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PPPL physicist Brian Grierson wins DOE Early Career Research Program grant

Physicist Brian Grierson of the U.S. Department of Energy’s (DOE) Princeton Plasma Physics Laboratory (PPPL) has won a highly competitive Early Career Research Program award sponsored by the DOE’s Office of Science. The five-year grant will total some $2.5 million and fund exploration of the mechanisms that govern the formation and maintenance of the hot edge of fusion plasmas — the electrically charged gas that results in fusion reactions in facilities called tokamaks. The work will be carried out on the DIII-D National Fusion Facility in San Diego.

Understanding and controlling the edge of hot fusion plasma is crucial for achieving high performance in devices like the ITER tokamak, the world’s largest fusion experiment currently under construction in the south of France.

The award for Grierson, who is on long-term assignment to the DIII-D National Fusion Facility operated by General Atomics for the DOE, marks the second Early Career grant to PPPL physicists in as many years. Ahmed Diallo, who serves as deputy boundary-group leader for PPPL’s National Spherical Torus Experiment (NSTX), won a five-year award for research on the plasma edge last year.  

Exceptional ability

The Early Career grants fund scientists who have demonstrated exceptional ability. This year’s awards went to 35 researchers who were chosen from among some 750 applicants from across the country. “By supporting our most creative and productive researchers early in their careers, this program is helping to build and sustain America’s scientific workforce,” said Patricia M. Dehmer, Acting Director of DOE’s Office of Science.

Grierson’s research focuses on a thin, roughly thumb-wide slice of the plasma edge called the “pedestal” in which conditions change very rapidly, becoming far hotter and denser toward the plasma core. “It’s like going from the surface atmosphere to the bottom of the sea,” Grierson said of the transition, “only this change happens in a very small distance.”

Conditions within the little-understood pedestal can strongly affect the core of the plasma where fusion reactions take place. Comprehending what happens in the pedestal can thus lead to better confinement, greater stability and more fusion power in tokamak plasmas.

Funds from the Early Career award will enable Grierson to install new diagnostic equipment on the DIII-D tokamak and bring in two postdoctoral fellows to assist with the research. Included in the new equipment will be 16 fiber-optic lines to relay light from the edge of the plasma to new spectrometers — devices that measure and record shifts in in the spectrum of light — and to high-speed scientific cameras.   Grierson will work closely with researchers from General Atomics, Oak Ridge National Laboratory, Lawrence Livermore National Laboratory and several U.S. universities to leverage this new measurement capability towards an improved understanding of the pedestal region.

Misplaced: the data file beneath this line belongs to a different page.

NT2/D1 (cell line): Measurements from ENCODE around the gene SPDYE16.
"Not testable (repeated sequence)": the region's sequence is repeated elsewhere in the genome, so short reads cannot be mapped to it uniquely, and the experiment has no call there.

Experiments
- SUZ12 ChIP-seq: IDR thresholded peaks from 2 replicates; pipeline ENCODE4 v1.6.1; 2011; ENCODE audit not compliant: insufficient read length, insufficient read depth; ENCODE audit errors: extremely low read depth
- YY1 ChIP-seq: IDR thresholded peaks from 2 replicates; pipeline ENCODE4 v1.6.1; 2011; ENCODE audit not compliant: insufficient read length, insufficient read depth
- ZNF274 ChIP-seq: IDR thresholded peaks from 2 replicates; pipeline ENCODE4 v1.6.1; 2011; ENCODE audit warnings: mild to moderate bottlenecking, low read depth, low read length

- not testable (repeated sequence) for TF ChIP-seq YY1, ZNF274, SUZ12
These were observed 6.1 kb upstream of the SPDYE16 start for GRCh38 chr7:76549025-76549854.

Testing computer models

Results of Grierson’s experiments will test computer models that seek to predict conditions such as the temperature and pressure of the deuterium atomic nuclei, or ions, the main fusion fuel. The behavior of these fueling ions has proven far more difficult to measure than the behavior of impurities that enter the edge of the plasma from the walls of a tokamak and have been studied in detail. “Our research combines diagnostic development with model validation,” Grierson said.

Current methods infer the behavior of the main fueling ions from the properties of impurity ions. However, there is significant uncertainty in these inferences because of the complexity of the physics at the plasma edge. So direct measurement of the fueling ions is essential to advance understanding of edge-plasma physics and to test emerging plasma models.

Those building edge models include theorists from PPPL and General Atomics who are developing complex, large-scale simulation codes to run on supercomputers. “There’s a lot of theoretical work out there and the question is how to tie it all together with state-of-the-art measurements,” noted PPPL physicist Richard Hawryluk, who oversees the Laboratory’s collaboration with General Atomics on DIII-D.

Grierson’s new research will employ techniques that he previously developed to measure the properties of main ions in the plasma core. “The challenges at the core were overcome by comprehensive modeling and detailed spectral analysis,” he said. “As we get to the edge there will be new challenges as well.”

While such challenges could be great, the scientific results could be greater. Combining measurement of the main ions with validation of models of the plasma edge could help pave the way for high-performance operation of ITER and future tokamaks, Grierson said.

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Princeton Plasma Physics Laboratory is a U.S. Department of Energy national laboratory managed by Princeton University.

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